Anne Dutton's Letters on Spiritual Subjects
It is indeed a very great privilege to be favored with a religious parentage and education, but if this were our greatest felicity, we would sink, nevertheless, into eternal misery. But the vessels of mercy—of God's free, rich, sovereign mercy—in order to their preparation for eternal glory, are blessed by Him, with His Holy Spirit sent down into their hearts, as the spirit of regeneration, conviction, and conversion.
And this blessed Spirit, in His saving work on the heart, when He first begins it, finds the sinner dead in sin, under total darkness, as to spiritual things, in his understanding; in an entire alienation from them, and aversion to them, in his will and affections; and so, afar off from God in Christ, without any apparent right to the covenant of promise, and without any good hope through grace.
And at such a time as this, He is pleased, by His almighty and all-gracious energy, to produce a new and holy principle of spiritual life in that soul which lay entirely under the power of spiritual death. This principle, which is instantaneously given, and as to the exact moment of it to us unknown, contains in it all graces, which are afterwards drawn out into their various exercises, under the Spirit's influence, unto the regenerate soul's various privileges. And this gracious work of the Holy Spirit of the heart discovers itself to the soul that is the subject of it, and to others, by a supernatural light set up in the understanding, whence the soul sees itself to be utterly lost and undone by sin, by heart and life-sin, under the curse of God's law, and in danger of the wrath which is to come, that it neither has, nor can, by self-power, attain a perfect righteousness of its own for justification.
And also, in the soul's discerning, upon the Spirit's revealing, the infinite glory and transcendent excellency of Christ as the great Savior, in His Person and offices, blood and righteousness, and in all His grace-fullness, as God's great provision for the chief of sinners' salvation, and as in the gospel held forth to be received of them by faith.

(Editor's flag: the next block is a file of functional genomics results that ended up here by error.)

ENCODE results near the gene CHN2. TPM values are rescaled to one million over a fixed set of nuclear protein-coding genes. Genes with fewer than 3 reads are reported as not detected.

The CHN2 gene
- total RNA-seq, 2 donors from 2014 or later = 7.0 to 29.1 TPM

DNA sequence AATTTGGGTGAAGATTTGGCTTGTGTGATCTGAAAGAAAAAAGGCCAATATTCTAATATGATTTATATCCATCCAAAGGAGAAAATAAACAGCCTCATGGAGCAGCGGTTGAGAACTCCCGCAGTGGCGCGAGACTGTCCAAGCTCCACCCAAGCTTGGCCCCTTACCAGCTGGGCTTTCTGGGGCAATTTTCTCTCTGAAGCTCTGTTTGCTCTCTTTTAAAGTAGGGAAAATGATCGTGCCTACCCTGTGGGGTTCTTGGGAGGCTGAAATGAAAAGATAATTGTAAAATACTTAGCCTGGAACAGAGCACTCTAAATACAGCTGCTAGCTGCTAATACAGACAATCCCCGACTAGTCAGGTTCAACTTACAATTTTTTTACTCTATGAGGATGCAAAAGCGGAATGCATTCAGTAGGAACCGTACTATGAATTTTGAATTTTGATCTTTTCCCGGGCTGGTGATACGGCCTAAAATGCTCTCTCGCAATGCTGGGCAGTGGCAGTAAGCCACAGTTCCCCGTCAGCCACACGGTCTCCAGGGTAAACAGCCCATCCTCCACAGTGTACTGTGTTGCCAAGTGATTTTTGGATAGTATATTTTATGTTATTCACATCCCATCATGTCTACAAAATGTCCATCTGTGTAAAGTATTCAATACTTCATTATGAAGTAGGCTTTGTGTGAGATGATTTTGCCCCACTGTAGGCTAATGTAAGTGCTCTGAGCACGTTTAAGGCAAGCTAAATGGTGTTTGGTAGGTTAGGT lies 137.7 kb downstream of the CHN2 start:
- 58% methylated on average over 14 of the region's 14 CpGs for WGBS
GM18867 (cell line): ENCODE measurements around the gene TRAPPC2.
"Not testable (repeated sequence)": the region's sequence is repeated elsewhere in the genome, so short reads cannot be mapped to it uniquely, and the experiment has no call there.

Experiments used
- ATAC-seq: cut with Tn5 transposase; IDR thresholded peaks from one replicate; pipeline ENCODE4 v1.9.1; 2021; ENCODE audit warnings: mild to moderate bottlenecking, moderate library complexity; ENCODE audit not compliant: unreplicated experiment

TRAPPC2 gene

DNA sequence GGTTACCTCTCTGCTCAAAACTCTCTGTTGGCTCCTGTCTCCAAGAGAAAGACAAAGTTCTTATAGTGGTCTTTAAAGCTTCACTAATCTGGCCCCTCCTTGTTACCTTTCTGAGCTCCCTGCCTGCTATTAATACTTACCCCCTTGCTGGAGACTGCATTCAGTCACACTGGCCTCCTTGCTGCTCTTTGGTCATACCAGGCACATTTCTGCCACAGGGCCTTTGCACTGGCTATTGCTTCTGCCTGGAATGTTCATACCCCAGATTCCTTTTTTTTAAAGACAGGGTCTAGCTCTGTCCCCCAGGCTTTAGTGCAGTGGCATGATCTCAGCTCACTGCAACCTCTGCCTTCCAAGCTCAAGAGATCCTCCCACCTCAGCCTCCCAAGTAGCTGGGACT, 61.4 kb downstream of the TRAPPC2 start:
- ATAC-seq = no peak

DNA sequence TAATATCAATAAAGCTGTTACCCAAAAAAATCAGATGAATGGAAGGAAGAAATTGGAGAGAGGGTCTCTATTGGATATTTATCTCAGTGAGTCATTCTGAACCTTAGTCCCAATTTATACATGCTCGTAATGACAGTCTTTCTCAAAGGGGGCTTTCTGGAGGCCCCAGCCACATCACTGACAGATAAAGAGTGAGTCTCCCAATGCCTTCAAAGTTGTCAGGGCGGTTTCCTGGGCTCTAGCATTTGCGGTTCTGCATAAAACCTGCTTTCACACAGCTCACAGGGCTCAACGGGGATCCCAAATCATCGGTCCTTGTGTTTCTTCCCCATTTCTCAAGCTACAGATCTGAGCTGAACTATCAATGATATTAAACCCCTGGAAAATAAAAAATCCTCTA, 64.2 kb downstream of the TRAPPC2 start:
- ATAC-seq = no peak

And further, the Spirit's saving work on the will and affections discovers itself by that soul's approbation of the Savior beheld, its desires after Him, its approaches to Him, its laying hold of Him, and casting itself, under the Spirit's sweet and strong attraction, with the whole weight of its everlasting salvation upon Christ alone for all holiness and all happiness, to the present and eternal praise of the God of all grace, and to the soul's present and eternal bliss; upon which, that soul becomes declaratively and apparently a child of God, an heir of God, through Christ, as the God of grace and glory, and is more or less sealed with the Holy Spirit of promise.
And now, dear Madam, if you are blessed with a precious experience of this happy work on your heart, you are most certainly a new creature in Christ, and a true believer in Him, and "shall be saved in the Lord, with an everlasting salvation," notwithstanding the greatest inward or outward opposition. You are forever safe in the hands of Jesus, and none of the powers of darkness, with all their subtlety and force, shall ever be able to pluck you thence. "Your refuge is the eternal God, and underneath, for your support, are the everlasting arms!" And as an inhabitant of the Rock—the Rock of Ages, who is your strong defense—you may sing and shout salvation from the top of the mountains.